Research ArticleHIV

A vaccine-induced gene expression signature correlates with protection against SIV and HIV in multiple trials

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Science Translational Medicine  28 Aug 2019:
Vol. 11, Issue 507, eaaw4236
DOI: 10.1126/scitranslmed.aaw4236
  • Fig. 1 A gene expression signature seen in B cells is associated with protection in multiple SIV/HIV vaccine studies.

    (A) The same B cell–based gene signature was significantly enriched in the Ad26/gp140 arms of the 09-11 (n = 10) and 13-19 (n = 11) NHP studies in the uninfected compared with infected monkeys, (B) in the human RV144 vaccine study (n = 172), (C and D) and in two independent RV144-like pox-protein vaccine regimens in NHP (n = 39).

  • Fig. 2 A subset of genes from the B cell gene signature predicts protection and is associated with reduced SIV/SHIV infection.

    (A) Fifty-three enriched genes from the 09-11 study B cell signature were used to generate a composite GES consisting of the average of standardized normalized gene expression. The receiver operator characteristic (ROC) curve illustrates the discriminating ability of the GES of enriched genes from the Ad26/gp140 arms of the 09-11 training dataset (AUC = 0.84; 95% CI, 0.52 to 1) and the 13-19 test dataset (AUC = 0.86; 95% CI, 0.56 to 1) to predict protection from acquisition of SIV (n = 10) and SHIV (n = 11), respectively. (B) The model from the 09-11 study was also able to predict protection from acquisition of SHIV in the Ad26/Ad26 + gp140 validation arm of the 13-19 study (n = 12) by logistic regression (AUC = 0.75; 95% CI, 0.41 to 1). (C) Effect of the GES as a continuous variable by Cox proportional hazards ratio (HR) is shown for both NHP studies.

  • Fig. 3 The B cell gene signature and GES associated with immune correlates of protection after vaccination.

    (A and B) ADCP is the only functional immune response that associates with the protective enriched B cell gene signature in both the 09-11 (n = 10) and combined 13-19 (n = 23) studies. (C and D) Relative ranking of immune responses (blue) and GES (red) based on time to infection in the 09-11 and 13-19 studies were generated by averaging the VIP scores across 1000 repeated feature selection processes. Standard error bars of the average of the VIP scores are shown for each feature. *week 96, #week 64.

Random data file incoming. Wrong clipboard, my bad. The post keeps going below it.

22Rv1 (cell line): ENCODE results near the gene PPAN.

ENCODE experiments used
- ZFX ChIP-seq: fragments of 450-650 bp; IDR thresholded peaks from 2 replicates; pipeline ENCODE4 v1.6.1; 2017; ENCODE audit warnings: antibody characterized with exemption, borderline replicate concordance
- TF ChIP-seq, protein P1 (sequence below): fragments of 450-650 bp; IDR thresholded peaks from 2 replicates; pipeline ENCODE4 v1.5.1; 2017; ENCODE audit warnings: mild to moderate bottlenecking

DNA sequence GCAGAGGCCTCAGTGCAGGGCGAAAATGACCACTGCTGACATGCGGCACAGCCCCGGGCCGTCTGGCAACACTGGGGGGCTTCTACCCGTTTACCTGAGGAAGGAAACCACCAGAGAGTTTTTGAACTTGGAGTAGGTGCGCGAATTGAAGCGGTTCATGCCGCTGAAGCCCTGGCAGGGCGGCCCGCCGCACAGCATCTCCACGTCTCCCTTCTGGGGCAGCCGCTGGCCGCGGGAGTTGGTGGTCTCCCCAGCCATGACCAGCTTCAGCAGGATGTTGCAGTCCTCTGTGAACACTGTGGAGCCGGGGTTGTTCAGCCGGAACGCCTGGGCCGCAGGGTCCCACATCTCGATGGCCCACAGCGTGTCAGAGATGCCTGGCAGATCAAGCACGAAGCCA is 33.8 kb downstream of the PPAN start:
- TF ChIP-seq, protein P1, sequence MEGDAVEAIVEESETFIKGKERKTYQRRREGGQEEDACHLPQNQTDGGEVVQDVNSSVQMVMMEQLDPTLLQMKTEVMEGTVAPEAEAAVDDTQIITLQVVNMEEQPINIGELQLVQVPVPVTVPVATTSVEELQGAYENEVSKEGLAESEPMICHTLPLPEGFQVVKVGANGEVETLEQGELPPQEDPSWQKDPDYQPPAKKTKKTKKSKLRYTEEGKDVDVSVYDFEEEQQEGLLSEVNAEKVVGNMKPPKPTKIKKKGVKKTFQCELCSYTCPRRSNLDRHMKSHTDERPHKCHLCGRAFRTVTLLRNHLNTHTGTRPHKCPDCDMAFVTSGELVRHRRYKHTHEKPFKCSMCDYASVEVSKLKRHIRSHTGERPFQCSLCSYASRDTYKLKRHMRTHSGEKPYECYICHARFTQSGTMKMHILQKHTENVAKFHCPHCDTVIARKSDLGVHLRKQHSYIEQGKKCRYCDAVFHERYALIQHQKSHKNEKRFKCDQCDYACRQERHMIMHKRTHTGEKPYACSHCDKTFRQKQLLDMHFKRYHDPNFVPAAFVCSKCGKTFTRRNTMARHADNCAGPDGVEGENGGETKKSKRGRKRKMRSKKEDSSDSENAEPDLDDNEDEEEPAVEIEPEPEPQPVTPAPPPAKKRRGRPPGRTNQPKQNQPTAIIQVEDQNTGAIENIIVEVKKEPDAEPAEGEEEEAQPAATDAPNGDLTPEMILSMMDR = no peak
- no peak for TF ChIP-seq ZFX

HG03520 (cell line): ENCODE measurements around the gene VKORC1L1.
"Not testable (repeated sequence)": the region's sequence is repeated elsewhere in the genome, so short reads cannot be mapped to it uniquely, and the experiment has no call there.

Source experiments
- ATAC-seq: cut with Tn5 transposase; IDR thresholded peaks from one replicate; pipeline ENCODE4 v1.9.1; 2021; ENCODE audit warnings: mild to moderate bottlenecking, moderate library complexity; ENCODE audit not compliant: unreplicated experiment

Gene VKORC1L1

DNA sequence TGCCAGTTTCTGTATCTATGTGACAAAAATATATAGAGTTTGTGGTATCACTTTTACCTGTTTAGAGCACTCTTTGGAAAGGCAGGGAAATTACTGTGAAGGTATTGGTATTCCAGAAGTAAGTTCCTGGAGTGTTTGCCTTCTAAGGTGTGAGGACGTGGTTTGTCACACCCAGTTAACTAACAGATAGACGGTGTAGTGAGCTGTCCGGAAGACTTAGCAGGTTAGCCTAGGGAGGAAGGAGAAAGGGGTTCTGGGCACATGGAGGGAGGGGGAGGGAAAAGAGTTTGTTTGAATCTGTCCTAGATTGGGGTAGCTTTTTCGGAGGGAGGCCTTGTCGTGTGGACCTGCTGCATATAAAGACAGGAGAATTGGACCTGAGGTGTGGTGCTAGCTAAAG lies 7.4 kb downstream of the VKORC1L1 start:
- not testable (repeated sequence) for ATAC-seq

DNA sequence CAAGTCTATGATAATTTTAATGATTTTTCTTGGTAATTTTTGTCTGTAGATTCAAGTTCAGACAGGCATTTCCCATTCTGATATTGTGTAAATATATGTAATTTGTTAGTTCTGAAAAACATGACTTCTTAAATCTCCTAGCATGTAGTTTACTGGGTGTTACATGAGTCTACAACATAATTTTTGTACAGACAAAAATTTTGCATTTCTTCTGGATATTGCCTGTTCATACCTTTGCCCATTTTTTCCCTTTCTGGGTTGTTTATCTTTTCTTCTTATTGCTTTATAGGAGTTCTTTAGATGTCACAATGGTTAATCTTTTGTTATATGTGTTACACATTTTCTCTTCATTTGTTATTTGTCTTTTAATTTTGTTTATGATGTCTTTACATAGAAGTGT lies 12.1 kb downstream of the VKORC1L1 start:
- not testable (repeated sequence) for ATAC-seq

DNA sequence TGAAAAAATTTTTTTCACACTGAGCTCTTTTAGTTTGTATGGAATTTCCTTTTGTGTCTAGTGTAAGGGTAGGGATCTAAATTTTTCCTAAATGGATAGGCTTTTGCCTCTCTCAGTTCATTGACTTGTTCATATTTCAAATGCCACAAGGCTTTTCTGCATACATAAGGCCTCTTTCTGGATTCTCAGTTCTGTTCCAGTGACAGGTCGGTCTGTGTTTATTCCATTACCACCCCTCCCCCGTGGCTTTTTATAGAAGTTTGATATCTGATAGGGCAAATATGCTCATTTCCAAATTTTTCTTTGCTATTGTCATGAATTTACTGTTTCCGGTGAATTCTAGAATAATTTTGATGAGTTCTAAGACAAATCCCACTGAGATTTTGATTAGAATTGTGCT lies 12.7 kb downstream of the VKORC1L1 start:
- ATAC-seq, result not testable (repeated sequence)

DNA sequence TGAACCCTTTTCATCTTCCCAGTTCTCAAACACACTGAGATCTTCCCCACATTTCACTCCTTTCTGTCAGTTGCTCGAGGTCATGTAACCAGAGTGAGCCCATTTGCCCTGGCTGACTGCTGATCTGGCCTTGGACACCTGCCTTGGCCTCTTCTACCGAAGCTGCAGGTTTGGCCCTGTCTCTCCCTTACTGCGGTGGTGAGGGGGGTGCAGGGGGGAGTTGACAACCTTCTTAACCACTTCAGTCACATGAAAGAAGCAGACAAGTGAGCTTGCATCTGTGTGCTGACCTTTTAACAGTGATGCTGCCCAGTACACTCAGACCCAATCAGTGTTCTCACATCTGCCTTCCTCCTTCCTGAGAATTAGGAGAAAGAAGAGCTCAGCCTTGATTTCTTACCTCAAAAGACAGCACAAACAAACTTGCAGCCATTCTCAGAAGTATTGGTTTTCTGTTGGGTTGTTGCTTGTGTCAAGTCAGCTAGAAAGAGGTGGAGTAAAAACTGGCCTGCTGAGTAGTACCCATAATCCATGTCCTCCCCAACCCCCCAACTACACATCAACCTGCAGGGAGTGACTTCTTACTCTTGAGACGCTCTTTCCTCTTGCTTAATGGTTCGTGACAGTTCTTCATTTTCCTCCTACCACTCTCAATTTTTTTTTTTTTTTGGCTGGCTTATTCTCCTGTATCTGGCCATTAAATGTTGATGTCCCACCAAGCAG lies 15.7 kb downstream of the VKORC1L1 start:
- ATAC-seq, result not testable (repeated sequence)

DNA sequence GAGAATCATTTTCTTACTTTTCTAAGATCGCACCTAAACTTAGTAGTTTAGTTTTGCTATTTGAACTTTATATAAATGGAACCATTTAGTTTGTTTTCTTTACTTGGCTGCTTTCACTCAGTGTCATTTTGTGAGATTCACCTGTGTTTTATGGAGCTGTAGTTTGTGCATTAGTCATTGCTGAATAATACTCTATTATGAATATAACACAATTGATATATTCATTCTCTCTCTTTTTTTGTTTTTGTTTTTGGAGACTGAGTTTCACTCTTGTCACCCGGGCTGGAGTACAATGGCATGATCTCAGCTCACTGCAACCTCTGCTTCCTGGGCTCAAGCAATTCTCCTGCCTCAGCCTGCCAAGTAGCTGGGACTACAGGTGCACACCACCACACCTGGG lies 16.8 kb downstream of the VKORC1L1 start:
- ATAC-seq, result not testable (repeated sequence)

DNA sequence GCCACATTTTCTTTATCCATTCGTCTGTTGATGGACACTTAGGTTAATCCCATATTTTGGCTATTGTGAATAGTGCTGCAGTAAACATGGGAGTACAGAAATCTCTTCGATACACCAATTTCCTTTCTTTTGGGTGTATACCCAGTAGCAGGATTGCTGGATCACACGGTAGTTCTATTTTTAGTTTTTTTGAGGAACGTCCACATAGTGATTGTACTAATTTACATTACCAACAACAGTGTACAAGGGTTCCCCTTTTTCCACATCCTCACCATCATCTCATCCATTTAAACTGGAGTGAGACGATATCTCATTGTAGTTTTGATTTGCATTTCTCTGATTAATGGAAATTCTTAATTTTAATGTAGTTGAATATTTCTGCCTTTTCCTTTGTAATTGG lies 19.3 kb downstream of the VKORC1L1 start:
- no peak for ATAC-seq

• Fig. 4 Functional relationships of the 53 enriched genes from the B cell gene signature.

    (A) Shown is a gene interaction network derived from the protective B cell gene signature. The network edges represent coexpression (purple) and genetic interactions (green). Red nodes represent the 53 enriched genes, and cyan squares indicate interacting network genes. (B) Effect of expression of the 53 genes individually on time to infection as a continuous variable in the 09-11 (n = 10) and 13-19 (n = 23) studies. The most protective genes with HR ≤ 0.5 are shown in red, and of these the overlapping genes in the 09-11 and 13-19 studies are boxed. *P < 0.05.

Supplementary Materials

  • stm.sciencemag.org/cgi/content/full/11/507/eaaw4236/DC1

    Fig. S1. Gating strategy used for flow sorting lymphocyte populations in rhesus monkeys.

    Fig. S2. Logistic regression prediction model in the Ad26/MVA + gp140 arm.

    Fig. S3. qPCR validates higher GES in B cells as protective.

    Fig. S4. Correlation of gene expression with magnitude of immune responses in the 09-11 and 13-19 studies.

    Table S1. Total number of enriched genes in the B cell gene signature for the different trials in this study.

    Table S2. Time points for different assays in the 09-11 and 13-19 studies.

    Table S3. B cell gene signature enrichment associated with higher magnitude of immune responses in the 09-11 and 13-19 studies.

    Table S4. Univariate analysis of immune responses and GES on time to infection in the 13-19 study.

    Table S5. Univariate analysis of immune responses and GES on time to infection in the 09-11 study.

    Data file S1. Enriched GSEA gene sets (NES ≥ 1.4, P < 0.001) in different vaccine regimens in the 09-11 and 13-19 studies.

    Data file S2. Functional categorization of the 53 genes in the B cell gene signature by network analysis.

  • The PDF file includes:

    • Fig. S1. Gating strategy used for flow sorting lymphocyte populations in rhesus monkeys.
    • Fig. S2. Logistic regression prediction model in the Ad26/MVA + gp140 arm.
    • Fig. S3. qPCR validates higher GES in B cells as protective.
    • Fig. S4. Correlation of gene expression with magnitude of immune responses in the 09-11 and 13-19 studies.
    • Table S1. Total number of enriched genes in the B cell gene signature for the different trials in this study.
    • Table S2. Time points for different assays in the 09-11 and 13-19 studies.
    • Table S3. B cell gene signature enrichment associated with higher magnitude of immune responses in the 09-11 and 13-19 studies.
    • Table S4. Univariate analysis of immune responses and GES on time to infection in the 13-19 study.
    • Table S5. Univariate analysis of immune responses and GES on time to infection in the 09-11 study.
    • Legends for Data files S1 and S2

    [Download PDF]

    Other Supplementary Material for this manuscript includes the following:

    • Data file S1 (Microsoft Excel format). Enriched GSEA gene sets (NES ≥ 1.4, P < 0.001) in different vaccine regimens in the 09-11 and 13-19 studies.
    • Data file S2 (Microsoft Excel format). Functional categorization of the 53 genes in the B cell gene signature by network analysis.

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